Although the principles of managing invasive breast cancer in adolescent girls and young women are the same as in older women, there are a number of management and therapeutic issues requiring special consideration. Adolescents and young women are at particular risk of emotional and psychosocial problems, and require appropriate support from age- and disease-specific psychosocial and medical multidisciplinary teams.39
For many reasons, including development, function, body image, and quality of life, breast-conserving surgery, whenever possible, is obviously desirable for most young women. However, the two principle considerations when deciding between breast-conserving surgery and mastectomy are the risk of local recurrence, as well as the overall cosmetic result. One of the most important risk factors for local recurrence after breast-conserving surgery is age <35 years at presentation,40
as these patients were found to have a nine times higher risk of local recurrence after conservative surgery than patients over 60 years of age.41
However, no studies have demonstrated conservative surgery in young women to have a negative impact on survival.
All young women should be considered at high risk due to age alone, so adjuvant therapies should be considered during management discussions.42
However, the use of adjuvant therapies in young women raises issues of long term side effects, including the induction of an early menopause, fertility impairment, and adverse effects on bone mineral density with chemotherapy and endocrine therapies, and of the development of a second malignancy with radiotherapy.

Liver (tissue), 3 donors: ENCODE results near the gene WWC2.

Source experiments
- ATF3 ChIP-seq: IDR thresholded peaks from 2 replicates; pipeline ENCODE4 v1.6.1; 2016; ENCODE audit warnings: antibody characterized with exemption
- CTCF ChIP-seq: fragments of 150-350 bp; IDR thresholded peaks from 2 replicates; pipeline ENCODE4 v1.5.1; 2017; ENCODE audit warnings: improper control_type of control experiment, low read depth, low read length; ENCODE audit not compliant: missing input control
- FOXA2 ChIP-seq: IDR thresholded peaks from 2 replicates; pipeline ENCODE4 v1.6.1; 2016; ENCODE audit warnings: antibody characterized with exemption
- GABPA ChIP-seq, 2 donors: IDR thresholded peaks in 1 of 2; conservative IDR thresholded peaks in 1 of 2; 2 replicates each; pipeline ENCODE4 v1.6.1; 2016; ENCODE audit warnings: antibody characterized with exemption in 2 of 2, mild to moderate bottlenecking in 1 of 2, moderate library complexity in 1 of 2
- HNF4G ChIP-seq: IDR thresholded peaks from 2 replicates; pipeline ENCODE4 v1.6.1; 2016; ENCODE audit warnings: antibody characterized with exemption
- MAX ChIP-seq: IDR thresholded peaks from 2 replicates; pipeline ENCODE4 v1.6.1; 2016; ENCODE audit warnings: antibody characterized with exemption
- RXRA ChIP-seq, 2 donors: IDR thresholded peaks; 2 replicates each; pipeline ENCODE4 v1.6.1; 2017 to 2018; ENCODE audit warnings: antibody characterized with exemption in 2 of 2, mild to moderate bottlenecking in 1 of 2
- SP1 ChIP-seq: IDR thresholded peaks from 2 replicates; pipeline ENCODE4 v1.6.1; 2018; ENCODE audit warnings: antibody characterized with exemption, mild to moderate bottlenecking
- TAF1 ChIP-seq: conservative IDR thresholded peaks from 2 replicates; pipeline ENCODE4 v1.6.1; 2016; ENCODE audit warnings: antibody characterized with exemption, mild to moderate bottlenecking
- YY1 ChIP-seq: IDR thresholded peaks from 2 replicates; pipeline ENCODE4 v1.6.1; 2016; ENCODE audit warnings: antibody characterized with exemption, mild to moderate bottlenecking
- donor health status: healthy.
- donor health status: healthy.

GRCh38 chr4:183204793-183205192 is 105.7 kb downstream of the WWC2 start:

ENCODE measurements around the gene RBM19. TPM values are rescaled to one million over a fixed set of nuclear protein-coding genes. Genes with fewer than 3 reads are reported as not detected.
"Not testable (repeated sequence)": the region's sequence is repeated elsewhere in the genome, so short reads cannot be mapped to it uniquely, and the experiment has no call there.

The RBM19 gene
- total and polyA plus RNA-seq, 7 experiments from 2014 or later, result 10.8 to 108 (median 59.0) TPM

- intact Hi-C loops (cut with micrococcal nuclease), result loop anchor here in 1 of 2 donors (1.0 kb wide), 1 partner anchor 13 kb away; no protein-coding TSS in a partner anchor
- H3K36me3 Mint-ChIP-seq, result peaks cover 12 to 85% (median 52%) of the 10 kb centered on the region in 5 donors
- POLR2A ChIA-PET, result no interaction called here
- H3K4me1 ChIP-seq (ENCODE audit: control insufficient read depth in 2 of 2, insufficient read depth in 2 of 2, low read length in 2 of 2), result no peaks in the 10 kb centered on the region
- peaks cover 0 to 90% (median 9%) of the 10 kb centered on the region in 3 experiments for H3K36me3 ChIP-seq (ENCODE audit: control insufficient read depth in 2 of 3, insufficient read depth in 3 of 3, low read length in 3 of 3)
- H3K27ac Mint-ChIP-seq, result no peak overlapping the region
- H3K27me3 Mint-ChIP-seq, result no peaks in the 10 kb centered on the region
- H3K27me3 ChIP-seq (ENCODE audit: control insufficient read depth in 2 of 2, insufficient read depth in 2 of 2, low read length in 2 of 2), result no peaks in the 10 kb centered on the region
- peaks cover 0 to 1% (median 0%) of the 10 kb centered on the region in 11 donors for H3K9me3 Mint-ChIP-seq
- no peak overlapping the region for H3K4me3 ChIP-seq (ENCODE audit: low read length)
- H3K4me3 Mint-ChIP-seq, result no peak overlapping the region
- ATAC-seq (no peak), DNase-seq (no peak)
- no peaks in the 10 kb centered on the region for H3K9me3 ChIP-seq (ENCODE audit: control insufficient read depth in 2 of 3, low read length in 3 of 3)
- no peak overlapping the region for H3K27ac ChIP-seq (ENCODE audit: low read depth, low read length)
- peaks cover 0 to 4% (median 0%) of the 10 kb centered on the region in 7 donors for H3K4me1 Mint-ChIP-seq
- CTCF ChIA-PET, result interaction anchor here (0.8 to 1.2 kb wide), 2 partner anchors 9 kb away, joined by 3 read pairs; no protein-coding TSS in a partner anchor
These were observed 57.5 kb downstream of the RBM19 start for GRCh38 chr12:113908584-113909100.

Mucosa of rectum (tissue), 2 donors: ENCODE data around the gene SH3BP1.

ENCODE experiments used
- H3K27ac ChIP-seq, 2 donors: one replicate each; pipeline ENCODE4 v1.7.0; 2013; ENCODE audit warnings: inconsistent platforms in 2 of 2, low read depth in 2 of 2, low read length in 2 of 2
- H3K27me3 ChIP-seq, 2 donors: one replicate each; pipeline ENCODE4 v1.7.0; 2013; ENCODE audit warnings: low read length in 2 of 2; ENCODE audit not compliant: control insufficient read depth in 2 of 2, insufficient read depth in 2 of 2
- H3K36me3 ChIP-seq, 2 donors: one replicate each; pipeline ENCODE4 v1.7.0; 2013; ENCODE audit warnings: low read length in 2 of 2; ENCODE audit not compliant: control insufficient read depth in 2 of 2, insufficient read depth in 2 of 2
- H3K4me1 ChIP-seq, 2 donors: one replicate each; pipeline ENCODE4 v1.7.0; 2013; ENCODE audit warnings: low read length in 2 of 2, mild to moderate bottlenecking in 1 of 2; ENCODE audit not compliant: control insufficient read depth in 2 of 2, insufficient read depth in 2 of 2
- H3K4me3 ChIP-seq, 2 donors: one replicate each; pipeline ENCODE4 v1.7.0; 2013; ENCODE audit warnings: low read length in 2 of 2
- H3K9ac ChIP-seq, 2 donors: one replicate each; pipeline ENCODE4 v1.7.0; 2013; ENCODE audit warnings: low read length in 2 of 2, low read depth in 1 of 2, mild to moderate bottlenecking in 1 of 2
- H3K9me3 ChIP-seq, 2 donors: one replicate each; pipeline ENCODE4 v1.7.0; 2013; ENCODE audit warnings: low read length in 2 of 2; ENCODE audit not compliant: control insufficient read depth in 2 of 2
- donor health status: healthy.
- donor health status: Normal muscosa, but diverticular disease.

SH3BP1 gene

In addition to the appropriate use of radiotherapy, the current choices of adjuvant therapies for premenopausal patients include cytotoxic chemotherapy, ovarian ablation (by surgery, irradiation, or chemical ovarian suppression), anti-estrogen therapy, or any combination of these modalities. However, the optimal combination of chemotherapy for young women has become more controversial with the advent of recent studies examining the role of taxanes and dose-intensive adjuvant therapies.43
Certainly it is clear that women under 30 years of age with early-stage disease, who do not receive adjuvant chemotherapy, have particularly poor relapse-free survival rates.44,45
At the current time, anthracycline-containing combinations remain the standard of care. Such regimens have been shown to be more effective than a standard cyclophosphamide, methotrexate, 5-fluorouracil (CMF) combination at 5 years of follow-up. For example, cyclophosphamide, epirubicin, and 5-fluorouracil (CEF) compared with CMF showed 5 year relapse-free and overall survival rates of 63% versus 53% (P
= .009) and 77% versus 70% (P
= .03), respectively.46
It is known that adjuvant chemotherapy for early breast cancer in patients under 50 years of age reduces the relative risk of recurrence by 35% and of death by 27%, and adjuvant chemotherapy alone has been shown to be appropriate for patients with ER-negative tumors.47